Where do you find ambiguity in that statement? Multiple options, no forced subscription, no forced upgrade, that’s quite unambiguous and favourable, isn’t it?
No specific options and no specific prices yet, but without doubt there will be in due time. Which is when the guys at DEVONtechnologies think is right and not when somebody who heard from somebody wants to know if what they heard is true. (My wild guess: As soon as the product is ready we will learn all about the pricing model.)
It is ambiguous, and I realise at this stage it needs to be. The question wanted to know if a subscription was planned; we still don’t know. The answer is being tactfully kept under wraps - with a little ambiguity. No-one is forced to buy anything from any software company, or anywhere else. No-one is even forced to upgrade, but of course if you don’t, you won’t be following the development roadmap far down the road, if at all.
For my part I’d most probably subscribe to DT3 if the cost was reasonable, and most certainly if we got options for Scrivener-style scrolling split panes and a list view more like Keep It. Those are just my personal preferences, though I feel sure that if they were introduced they would appeal to many others.
As for DTTG, I’m not so sanguine: I don’t see it as worth any money right now, since you can’t even reliably edit RTF files, and the interface is poor (that peculiar little cloud icon…). But clearly development must be under way, and if these aspects are significantly improved then I’ll be subscribing at the drop of a hat.
DTTG imho and for my needs does an awesome job of syncing my iPad with my macbook pro, bidirectionally of course. big bang for a $15 piece of software. i assume there will be both a subscription and upgrade option. i’ll probably go the upgrade option but keep an eye open to the other.
Devonthink has always been extremely fair with their approach to updates and reasonable in pricing considering the time span the software could be updated. I am quite optimistic as to what there is to expect in the future.
As for subscriptions, I think it is OK if the end of a subscription period does not stop the software working but rather just stops updating. It is perfectly OK if for some reason payment has stopped but the data can still be used. Otherwise I would prefer to pay a larger amount for a software I own and can use as long as I like and the underlying OS allows.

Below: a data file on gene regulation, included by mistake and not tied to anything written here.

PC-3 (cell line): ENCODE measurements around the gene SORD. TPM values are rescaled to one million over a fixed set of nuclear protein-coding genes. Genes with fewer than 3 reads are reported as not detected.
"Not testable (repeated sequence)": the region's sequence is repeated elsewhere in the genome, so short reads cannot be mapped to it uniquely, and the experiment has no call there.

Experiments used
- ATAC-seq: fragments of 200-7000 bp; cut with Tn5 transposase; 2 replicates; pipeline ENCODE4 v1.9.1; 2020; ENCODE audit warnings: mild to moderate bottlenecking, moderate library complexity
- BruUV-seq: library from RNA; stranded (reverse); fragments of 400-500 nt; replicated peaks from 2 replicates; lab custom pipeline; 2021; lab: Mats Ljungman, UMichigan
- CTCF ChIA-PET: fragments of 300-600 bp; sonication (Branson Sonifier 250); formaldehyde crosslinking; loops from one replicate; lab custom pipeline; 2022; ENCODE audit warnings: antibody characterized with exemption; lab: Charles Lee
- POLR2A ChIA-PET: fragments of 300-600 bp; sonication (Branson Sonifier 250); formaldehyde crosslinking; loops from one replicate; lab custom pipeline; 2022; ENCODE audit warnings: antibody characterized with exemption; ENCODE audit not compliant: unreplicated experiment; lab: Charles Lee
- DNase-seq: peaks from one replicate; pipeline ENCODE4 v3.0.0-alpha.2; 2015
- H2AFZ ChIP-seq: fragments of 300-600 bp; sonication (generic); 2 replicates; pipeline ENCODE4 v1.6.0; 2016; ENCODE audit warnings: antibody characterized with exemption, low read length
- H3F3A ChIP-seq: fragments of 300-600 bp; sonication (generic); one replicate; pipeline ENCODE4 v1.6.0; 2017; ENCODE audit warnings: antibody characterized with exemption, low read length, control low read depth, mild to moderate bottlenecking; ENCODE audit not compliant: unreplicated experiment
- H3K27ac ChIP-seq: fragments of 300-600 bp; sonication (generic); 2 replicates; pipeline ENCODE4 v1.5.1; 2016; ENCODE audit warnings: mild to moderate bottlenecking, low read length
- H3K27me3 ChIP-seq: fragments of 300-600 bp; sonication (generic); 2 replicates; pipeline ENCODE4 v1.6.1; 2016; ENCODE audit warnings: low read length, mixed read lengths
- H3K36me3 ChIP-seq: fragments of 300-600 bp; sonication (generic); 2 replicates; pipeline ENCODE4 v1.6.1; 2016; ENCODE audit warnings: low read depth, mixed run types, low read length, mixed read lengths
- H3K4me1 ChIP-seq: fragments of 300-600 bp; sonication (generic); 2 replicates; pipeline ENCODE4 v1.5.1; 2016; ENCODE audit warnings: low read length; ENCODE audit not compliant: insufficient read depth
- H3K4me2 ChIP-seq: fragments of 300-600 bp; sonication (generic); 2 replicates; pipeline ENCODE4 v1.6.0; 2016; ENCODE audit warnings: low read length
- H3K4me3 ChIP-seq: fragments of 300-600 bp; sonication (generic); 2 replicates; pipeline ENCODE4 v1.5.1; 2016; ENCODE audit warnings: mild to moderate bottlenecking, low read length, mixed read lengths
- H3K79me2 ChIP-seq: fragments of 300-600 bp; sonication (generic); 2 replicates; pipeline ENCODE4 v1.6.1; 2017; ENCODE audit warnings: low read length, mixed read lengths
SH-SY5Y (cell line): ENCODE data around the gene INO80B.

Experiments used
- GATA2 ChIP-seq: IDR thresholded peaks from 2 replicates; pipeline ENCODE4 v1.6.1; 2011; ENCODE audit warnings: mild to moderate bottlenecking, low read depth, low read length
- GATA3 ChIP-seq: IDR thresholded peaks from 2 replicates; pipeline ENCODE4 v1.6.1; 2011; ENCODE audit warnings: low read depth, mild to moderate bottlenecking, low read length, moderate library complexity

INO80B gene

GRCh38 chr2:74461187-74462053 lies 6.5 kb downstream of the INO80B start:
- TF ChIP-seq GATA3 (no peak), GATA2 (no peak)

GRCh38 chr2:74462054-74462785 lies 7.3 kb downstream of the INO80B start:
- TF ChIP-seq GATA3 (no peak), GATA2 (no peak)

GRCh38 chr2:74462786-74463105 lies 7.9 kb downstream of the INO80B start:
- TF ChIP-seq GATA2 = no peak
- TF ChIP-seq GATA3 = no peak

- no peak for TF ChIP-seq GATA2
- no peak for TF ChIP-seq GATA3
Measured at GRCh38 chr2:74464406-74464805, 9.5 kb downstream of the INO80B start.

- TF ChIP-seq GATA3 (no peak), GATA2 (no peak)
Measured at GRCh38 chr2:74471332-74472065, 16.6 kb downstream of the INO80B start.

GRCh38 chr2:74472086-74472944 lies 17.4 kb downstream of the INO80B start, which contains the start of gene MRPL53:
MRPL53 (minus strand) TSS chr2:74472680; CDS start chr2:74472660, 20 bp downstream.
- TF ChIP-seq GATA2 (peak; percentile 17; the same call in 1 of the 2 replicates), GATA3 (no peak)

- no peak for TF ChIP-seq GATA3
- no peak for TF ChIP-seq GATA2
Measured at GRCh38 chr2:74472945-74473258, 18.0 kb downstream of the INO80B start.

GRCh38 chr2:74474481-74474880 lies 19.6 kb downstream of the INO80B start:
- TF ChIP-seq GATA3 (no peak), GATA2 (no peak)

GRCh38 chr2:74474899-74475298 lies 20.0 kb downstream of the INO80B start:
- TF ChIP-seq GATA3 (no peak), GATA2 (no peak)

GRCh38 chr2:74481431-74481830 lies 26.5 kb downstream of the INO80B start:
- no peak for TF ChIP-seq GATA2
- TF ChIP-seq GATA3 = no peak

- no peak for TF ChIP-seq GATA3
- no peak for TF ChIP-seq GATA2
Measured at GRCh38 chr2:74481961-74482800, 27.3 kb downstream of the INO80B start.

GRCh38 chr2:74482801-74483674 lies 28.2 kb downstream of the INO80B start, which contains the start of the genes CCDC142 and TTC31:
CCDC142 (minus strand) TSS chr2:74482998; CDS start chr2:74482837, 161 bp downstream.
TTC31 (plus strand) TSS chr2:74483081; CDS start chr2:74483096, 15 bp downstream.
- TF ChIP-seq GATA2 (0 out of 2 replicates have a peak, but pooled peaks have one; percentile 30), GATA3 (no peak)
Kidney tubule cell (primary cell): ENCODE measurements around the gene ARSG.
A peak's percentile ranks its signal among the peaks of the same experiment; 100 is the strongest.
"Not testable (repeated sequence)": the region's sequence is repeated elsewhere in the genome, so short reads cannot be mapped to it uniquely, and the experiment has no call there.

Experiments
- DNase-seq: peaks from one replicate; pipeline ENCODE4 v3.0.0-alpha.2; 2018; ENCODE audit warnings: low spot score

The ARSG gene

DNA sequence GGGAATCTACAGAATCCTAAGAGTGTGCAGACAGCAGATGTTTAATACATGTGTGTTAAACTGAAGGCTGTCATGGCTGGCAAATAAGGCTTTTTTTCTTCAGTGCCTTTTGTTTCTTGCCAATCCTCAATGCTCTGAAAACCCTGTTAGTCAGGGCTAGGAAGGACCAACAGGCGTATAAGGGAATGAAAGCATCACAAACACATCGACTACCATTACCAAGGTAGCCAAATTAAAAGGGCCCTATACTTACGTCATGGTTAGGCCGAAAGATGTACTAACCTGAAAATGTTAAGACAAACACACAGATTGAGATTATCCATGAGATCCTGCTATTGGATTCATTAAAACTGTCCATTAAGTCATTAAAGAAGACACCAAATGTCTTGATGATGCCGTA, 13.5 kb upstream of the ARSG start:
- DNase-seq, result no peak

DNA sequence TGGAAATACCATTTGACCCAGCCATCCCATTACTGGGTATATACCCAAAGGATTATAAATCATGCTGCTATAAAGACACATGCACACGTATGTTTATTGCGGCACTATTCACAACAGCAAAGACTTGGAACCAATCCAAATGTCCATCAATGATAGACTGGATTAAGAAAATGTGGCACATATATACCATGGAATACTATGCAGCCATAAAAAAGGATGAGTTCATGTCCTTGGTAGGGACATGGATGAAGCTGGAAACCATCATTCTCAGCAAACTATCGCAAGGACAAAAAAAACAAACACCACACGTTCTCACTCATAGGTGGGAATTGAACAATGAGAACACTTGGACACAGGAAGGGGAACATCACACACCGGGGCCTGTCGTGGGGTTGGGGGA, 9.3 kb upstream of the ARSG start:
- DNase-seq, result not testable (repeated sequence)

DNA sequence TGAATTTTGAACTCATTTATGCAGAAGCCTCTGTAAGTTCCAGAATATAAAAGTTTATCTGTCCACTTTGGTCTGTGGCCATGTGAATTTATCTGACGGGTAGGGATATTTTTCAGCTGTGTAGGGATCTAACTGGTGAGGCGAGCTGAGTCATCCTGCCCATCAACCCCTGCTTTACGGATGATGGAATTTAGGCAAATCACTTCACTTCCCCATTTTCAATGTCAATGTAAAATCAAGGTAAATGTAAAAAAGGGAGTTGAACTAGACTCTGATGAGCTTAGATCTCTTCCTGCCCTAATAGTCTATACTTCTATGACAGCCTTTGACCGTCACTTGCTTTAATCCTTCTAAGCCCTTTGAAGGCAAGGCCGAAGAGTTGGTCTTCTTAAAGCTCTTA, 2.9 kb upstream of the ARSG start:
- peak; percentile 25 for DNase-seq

I had so many problems with DTTG where a search on DTTG didn’t find all the documents in DTPO I gave up and got a refund. That was about six months ago, but at the time, the developer was more concerned about implementing “dark mode” than looking into my report. He did later report that he couldn’t reproduce my issues even though I offered to send in documents and such. I have no idea, and don’t want to pay another $15 to “test”, if it’s been fixed since then.
The “sell-once and support forever” model just isn’t sustainable. This is especially a problem for small developers selling $5 and $10 utilities, but it affects Devon, too.
I’ve seen great apps disappear, because the developer (often a single coder) couldn’t support himself on the revenue his app generated. There’s a limited market for every app, and once everyone who wants it buys it, the revenue stream dries up.
(One of my favorite utilities is Spamsieve; I paid $30 for it in 2007; for 13 years I’ve been getting free updates, and I’ve actually asked the developer to move to a subscription model; he hasn’t yet, but I hope he will.)
I’d rather pay a modest annual fee and know the developers will have the financial resources needed to continue to offer support and updates going forward.
Agreed, especially if it is deployed everywhere (macOS, iOS and iPad OS). Devon has a tracked record of support and adding features over time. I have always been amazed to pay so little (once considering the number of years - yes plural - between having to pay again) for such benefits.
As discussed everywhere, not subscription is the solution, but payed upgrades for major new versions.
Many small utilities will never have major new features. SpamSieve is a perfect example; I’ve been using it for 13 years, and the only new “features” have been updates to support new versions of macOS. SpamSieve already does everything it needs to do.
Actually, Devonthink 2 did everything I needed it to do, except run on my new Mac that came with Catalina. (Even then it mostly worked, though OCR was broken.)
New features can be nice, but are they as important as:
The continued existence of the app?
Updates to support new versions of macOS?
Good technical support?
All of those services come with ongoing costs to Devon, and to expect them to offer them for free is just silly.
Devonthink seem to have a small team which is very attentive to its users. I feel sorry for small developers who have to constantly update their software as Apple updates the OS. I don’t much like to pay a subscription, so I prefer to pay for an upgrade, but I depend on Devonthink so I’m happy to pay to see it thrive.
That comes as a relief after upgrade to DT3 just a couple of months after I bought DT2 and my recent update to DT3 Pro thanks for awesome black friday Promo. With the total price tag of 150+ eur, I would be happy to be able to enjoy this fantastic software for a couple of years until the major DT4 (or however it will be called) arrives without paying any subscriptions. I will be happy to pay for upgrade to DT4 once it comes with yet another additional awesome features/redesign/etc. I personally would not be paying subscription for DT3 which already costed my 150+ eur. It is probably the most expensive piece of software I own today.
On the IOS, I find Things3 has found a great approach. Cheap entrance price for iPhone and more expensive price for iPad. So you can try the iPhone version and if you like it buy the iPad one.